From real estate, retail to automobile, here’s how GST could impact different sectors of Indian economy

GST will have a huge impact on Indian economy but its effect will be somewhat different for each sector.
How GST could impact different sectors of Indian...
Ahamad Fuwad New Delhi 30 Jun 2017, 12:59 PM IST

The Goods and Services Tax (GST), the biggest tax reform in Indian since Independence, come into effect at midnight today. The new tax regime will replace the existing taxation system where different states have different rates on the same item. The GST will replace all central and state indirect taxes like CENVAT, excise, customs, VAT, state excise. While some of the goods and services will get cheaper under the GST, some will cost more. But cost is not the only thing that will change under the new system as the GST effects a thorough overhaul on June 30 midnight when Prime Minister Narendra Modi and President Pranab Mukherjee launch the GST from the Parliament Building’s Central Hall.

The GST will impact all businesses in the country, but its effect will be different on each sector. The different tax rates are not the only thing that will affect how each sector is impacted by the GST but the way that the businesses have operated till now will also change from today. 

Also Read: Goods and Services Tax: How GST will change the way businesses operate in India

Here is how the GST will impact different sectors of Indian economy:

GST impact on service sector

Service sector is one of the biggest job providers in the country and also contributes immensely to government coffers. In 2014, the effective service tax was 12.36 per cent which has increased to 15 per cent. However, from midnight today, most of the services will attract 18 per cent tax. Essential services like education services and health have been exempted from the GST and luxury services like 5-star hotels, race club betting and lotteries will fall under the 28 per cent slab. The new tax rate will affect IT services, telecommunication services, Insurance industry, business support services, Banking and Financial services etc.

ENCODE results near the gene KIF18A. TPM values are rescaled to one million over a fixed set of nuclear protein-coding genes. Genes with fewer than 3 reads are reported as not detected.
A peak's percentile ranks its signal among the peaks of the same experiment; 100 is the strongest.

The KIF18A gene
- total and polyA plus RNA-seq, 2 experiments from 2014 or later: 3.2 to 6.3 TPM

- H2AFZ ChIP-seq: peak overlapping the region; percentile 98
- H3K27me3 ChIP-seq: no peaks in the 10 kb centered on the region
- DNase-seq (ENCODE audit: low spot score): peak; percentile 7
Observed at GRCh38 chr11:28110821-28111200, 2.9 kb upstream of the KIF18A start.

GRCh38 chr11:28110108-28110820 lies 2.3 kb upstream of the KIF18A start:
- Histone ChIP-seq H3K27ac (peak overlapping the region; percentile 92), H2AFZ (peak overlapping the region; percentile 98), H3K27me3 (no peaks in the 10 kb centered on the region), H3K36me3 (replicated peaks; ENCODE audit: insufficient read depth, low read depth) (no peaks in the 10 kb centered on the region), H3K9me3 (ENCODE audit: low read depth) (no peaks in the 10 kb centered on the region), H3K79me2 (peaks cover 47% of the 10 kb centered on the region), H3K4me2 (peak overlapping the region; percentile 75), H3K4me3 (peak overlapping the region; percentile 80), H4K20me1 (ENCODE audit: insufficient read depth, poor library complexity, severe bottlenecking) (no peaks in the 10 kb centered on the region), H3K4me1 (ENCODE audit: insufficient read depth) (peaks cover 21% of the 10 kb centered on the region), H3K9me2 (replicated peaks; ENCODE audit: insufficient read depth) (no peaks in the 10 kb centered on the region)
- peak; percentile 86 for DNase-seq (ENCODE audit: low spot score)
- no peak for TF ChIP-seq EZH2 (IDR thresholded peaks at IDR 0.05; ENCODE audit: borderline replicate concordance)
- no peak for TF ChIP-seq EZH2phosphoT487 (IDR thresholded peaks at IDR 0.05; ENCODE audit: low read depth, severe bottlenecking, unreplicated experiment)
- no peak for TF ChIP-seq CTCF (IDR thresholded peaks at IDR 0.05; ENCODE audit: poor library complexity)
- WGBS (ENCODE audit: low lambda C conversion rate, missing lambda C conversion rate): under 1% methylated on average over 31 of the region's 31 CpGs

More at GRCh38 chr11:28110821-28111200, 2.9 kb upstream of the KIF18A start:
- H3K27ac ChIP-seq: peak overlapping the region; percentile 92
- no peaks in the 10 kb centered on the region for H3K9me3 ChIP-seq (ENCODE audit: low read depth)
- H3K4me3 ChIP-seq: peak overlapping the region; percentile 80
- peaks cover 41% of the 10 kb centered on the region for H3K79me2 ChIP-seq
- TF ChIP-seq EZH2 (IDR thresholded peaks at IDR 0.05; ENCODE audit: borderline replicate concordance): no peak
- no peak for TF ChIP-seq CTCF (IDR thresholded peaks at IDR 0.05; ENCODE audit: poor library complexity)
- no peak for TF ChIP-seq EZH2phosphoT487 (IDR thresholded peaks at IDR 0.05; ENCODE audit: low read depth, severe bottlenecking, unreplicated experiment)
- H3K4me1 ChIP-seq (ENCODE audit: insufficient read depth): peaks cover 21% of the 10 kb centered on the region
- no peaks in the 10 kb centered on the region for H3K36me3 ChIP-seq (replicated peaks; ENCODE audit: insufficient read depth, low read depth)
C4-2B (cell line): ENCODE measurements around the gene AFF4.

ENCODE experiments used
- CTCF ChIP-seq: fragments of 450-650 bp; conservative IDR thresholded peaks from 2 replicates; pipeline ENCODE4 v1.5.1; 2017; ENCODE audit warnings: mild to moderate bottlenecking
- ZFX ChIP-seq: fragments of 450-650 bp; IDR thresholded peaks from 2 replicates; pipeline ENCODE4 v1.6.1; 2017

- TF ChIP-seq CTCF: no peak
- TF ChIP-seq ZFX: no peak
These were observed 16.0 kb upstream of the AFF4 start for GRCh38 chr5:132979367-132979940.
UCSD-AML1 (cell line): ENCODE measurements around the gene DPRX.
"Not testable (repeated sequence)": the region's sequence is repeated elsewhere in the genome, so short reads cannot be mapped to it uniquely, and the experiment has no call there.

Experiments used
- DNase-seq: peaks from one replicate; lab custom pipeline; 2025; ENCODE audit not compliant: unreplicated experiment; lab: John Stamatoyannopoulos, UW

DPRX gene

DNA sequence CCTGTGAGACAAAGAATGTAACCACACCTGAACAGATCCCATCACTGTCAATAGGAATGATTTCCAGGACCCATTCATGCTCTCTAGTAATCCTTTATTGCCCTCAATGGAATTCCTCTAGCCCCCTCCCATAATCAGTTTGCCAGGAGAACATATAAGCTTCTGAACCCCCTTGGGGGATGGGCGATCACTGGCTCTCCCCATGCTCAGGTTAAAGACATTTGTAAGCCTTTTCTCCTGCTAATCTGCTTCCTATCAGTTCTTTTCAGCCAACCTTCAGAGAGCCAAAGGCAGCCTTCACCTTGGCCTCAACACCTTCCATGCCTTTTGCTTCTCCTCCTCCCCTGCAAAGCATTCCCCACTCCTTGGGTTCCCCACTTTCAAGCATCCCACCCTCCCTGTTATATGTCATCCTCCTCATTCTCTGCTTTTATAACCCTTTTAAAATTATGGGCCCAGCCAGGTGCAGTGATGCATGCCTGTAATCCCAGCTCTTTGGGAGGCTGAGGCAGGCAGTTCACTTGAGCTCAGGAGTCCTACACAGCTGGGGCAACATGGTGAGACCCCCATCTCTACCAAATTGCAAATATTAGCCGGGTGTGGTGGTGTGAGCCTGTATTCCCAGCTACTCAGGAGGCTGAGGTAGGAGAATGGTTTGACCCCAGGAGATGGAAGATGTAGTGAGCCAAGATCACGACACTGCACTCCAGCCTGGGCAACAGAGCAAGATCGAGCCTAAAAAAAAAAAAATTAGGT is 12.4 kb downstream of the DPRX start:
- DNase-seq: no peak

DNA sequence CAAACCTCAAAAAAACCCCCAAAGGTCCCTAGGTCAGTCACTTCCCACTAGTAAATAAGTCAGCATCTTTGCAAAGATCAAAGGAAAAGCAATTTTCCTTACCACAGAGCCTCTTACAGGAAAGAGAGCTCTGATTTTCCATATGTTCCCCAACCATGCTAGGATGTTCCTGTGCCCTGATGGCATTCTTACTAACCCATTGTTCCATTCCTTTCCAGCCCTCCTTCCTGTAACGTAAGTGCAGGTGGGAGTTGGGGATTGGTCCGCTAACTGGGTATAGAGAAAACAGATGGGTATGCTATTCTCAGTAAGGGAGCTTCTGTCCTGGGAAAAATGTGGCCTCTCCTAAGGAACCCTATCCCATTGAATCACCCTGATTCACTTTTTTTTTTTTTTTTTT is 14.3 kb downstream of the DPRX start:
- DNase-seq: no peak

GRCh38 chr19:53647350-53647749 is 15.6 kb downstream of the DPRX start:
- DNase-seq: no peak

The service sector already works in organised market and not much is expected to change after today, except the new tax rates and some compliance framework. 

GST impact on retail sector 

Retail sector forms one of the largest chunks of unorganised economy. While it provides millions of jobs and generates billions in trade, most of the wholesalers and retailers escape the tax net as there is no mechanism in place under the current law. Most of their transaction is done without an invoice and no entry is made in the books. However, that will change under the GST. 

Under the GST, every invoice pertaining to taxable supply will have to be uploaded on GSTN portal and will link the buyers, wholesalers and retailers, it will now become very hard for traders to escape tax liability.

Also Read: Goods and Services Tax: History of India’s biggest tax reform and people who made it possible

GST impact on real estate sector 

Real estate is one the fastest growing and most pivotal part of the Indian economy. The sector plays a very important role in employment generation and attracts huge investments. The 12 per cent GST on real estate will replace a number of existing taxes like VAT on construction material, excise on raw material, entry tax levy in different states and 4.5 per cent service tax. The tax has also been reduced on some raw material, like cement, under the GST. The builder will also get input tax credit for material he uses in construction and is liable to pass on the reduced tax benefit to customers.